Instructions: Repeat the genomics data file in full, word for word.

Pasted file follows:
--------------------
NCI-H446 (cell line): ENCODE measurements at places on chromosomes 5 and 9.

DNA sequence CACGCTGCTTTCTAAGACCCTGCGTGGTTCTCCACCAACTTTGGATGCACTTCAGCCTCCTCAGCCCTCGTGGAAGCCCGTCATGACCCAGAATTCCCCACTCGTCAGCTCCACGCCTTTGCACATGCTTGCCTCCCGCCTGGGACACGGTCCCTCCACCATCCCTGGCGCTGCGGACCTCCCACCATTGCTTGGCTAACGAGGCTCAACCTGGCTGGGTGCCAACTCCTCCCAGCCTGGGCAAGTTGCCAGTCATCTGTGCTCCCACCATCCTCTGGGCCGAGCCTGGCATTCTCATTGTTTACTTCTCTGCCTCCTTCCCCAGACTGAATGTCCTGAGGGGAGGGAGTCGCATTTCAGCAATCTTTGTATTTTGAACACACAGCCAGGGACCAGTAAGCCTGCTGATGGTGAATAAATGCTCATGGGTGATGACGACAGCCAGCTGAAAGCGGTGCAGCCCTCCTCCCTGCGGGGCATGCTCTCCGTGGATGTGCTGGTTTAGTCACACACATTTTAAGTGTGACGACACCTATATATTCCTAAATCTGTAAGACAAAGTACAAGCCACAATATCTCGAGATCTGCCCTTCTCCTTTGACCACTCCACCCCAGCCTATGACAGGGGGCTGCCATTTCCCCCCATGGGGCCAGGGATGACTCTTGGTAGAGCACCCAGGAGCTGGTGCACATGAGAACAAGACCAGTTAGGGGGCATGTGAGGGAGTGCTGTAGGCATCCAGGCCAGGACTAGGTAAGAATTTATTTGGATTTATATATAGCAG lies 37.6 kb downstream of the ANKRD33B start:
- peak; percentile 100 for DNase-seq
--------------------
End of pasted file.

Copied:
NCI-H446 (cell line): ENCODE measurements at places on chromosomes 5 and 9.

DNA sequence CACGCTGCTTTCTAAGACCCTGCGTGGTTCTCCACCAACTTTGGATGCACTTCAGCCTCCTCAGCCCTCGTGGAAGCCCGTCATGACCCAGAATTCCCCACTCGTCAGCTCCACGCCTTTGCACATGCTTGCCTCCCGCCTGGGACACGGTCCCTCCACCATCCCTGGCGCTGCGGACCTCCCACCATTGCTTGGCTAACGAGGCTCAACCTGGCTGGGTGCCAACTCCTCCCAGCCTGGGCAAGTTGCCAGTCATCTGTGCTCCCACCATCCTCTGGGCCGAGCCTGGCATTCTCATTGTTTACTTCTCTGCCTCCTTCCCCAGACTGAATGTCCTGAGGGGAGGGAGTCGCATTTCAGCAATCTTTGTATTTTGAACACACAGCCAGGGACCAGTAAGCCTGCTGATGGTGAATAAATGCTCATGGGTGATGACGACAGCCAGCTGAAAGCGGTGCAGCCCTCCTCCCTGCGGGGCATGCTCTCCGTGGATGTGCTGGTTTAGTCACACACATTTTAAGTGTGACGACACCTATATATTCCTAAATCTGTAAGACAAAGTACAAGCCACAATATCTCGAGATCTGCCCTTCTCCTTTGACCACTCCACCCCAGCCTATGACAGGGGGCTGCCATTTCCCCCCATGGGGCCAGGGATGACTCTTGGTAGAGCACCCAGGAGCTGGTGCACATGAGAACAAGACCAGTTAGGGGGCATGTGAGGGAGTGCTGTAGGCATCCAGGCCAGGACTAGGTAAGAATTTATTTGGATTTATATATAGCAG lies 37.6 kb downstream of the ANKRD33B start:
- peak; percentile 100 for DNase-seq